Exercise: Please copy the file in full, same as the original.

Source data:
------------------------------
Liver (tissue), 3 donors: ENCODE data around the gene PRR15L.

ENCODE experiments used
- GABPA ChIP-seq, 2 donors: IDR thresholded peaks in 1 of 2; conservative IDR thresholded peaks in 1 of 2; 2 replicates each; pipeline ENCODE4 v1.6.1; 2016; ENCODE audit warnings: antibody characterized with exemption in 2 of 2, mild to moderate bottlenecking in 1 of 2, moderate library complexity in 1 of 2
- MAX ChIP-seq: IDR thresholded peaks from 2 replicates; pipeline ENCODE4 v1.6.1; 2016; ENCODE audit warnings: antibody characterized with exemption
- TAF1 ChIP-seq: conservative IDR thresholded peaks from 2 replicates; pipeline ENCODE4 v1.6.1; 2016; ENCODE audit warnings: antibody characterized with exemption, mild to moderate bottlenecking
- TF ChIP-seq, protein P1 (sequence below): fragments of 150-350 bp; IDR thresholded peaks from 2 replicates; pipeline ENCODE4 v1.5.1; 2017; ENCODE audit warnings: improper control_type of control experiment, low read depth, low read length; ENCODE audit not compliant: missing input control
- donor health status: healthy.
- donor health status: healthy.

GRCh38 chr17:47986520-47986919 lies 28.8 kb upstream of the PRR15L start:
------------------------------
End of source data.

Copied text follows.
Liver (tissue), 3 donors: ENCODE data around the gene PRR15L.

ENCODE experiments used
- GABPA ChIP-seq, 2 donors: IDR thresholded peaks in 1 of 2; conservative IDR thresholded peaks in 1 of 2; 2 replicates each; pipeline ENCODE4 v1.6.1; 2016; ENCODE audit warnings: antibody characterized with exemption in 2 of 2, mild to moderate bottlenecking in 1 of 2, moderate library complexity in 1 of 2
- MAX ChIP-seq: IDR thresholded peaks from 2 replicates; pipeline ENCODE4 v1.6.1; 2016; ENCODE audit warnings: antibody characterized with exemption
- TAF1 ChIP-seq: conservative IDR thresholded peaks from 2 replicates; pipeline ENCODE4 v1.6.1; 2016; ENCODE audit warnings: antibody characterized with exemption, mild to moderate bottlenecking
- TF ChIP-seq, protein P1 (sequence below): fragments of 150-350 bp; IDR thresholded peaks from 2 replicates; pipeline ENCODE4 v1.5.1; 2017; ENCODE audit warnings: improper control_type of control experiment, low read depth, low read length; ENCODE audit not compliant: missing input control
- donor health status: healthy.
- donor health status: healthy.

GRCh38 chr17:47986520-47986919 lies 28.8 kb upstream of the PRR15L start: